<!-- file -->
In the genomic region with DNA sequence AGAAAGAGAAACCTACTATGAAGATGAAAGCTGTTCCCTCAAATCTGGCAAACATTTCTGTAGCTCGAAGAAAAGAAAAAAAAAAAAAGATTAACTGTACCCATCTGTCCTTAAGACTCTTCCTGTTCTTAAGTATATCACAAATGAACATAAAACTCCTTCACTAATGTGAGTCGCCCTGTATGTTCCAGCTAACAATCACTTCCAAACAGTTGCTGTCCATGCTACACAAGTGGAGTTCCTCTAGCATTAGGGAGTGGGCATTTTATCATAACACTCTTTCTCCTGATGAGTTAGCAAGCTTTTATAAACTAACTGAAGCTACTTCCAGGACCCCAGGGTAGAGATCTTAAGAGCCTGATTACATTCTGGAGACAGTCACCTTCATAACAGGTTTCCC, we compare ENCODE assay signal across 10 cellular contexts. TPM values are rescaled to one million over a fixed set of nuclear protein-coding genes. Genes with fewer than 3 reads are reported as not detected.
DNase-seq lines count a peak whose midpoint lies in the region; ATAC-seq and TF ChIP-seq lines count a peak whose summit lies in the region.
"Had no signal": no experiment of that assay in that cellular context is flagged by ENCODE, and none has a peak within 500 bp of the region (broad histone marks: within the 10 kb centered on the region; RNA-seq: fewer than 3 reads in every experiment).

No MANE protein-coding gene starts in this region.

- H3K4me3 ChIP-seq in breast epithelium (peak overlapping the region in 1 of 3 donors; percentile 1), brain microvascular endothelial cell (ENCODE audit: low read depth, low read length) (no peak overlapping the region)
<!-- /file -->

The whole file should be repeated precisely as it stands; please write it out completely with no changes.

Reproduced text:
In the genomic region with DNA sequence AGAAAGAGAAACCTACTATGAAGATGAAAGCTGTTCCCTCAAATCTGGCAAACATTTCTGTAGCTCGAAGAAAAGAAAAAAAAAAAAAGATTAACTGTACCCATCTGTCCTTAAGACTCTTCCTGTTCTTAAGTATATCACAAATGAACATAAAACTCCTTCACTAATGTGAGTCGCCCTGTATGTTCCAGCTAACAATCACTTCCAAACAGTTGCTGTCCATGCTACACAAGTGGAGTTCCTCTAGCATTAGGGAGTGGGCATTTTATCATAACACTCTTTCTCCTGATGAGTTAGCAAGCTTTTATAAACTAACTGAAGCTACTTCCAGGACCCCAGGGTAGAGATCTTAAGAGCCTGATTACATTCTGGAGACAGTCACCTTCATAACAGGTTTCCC, we compare ENCODE assay signal across 10 cellular contexts. TPM values are rescaled to one million over a fixed set of nuclear protein-coding genes. Genes with fewer than 3 reads are reported as not detected.
DNase-seq lines count a peak whose midpoint lies in the region; ATAC-seq and TF ChIP-seq lines count a peak whose summit lies in the region.
"Had no signal": no experiment of that assay in that cellular context is flagged by ENCODE, and none has a peak within 500 bp of the region (broad histone marks: within the 10 kb centered on the region; RNA-seq: fewer than 3 reads in every experiment).

No MANE protein-coding gene starts in this region.

- H3K4me3 ChIP-seq in breast epithelium (peak overlapping the region in 1 of 3 donors; percentile 1), brain microvascular endothelial cell (ENCODE audit: low read depth, low read length) (no peak overlapping the region)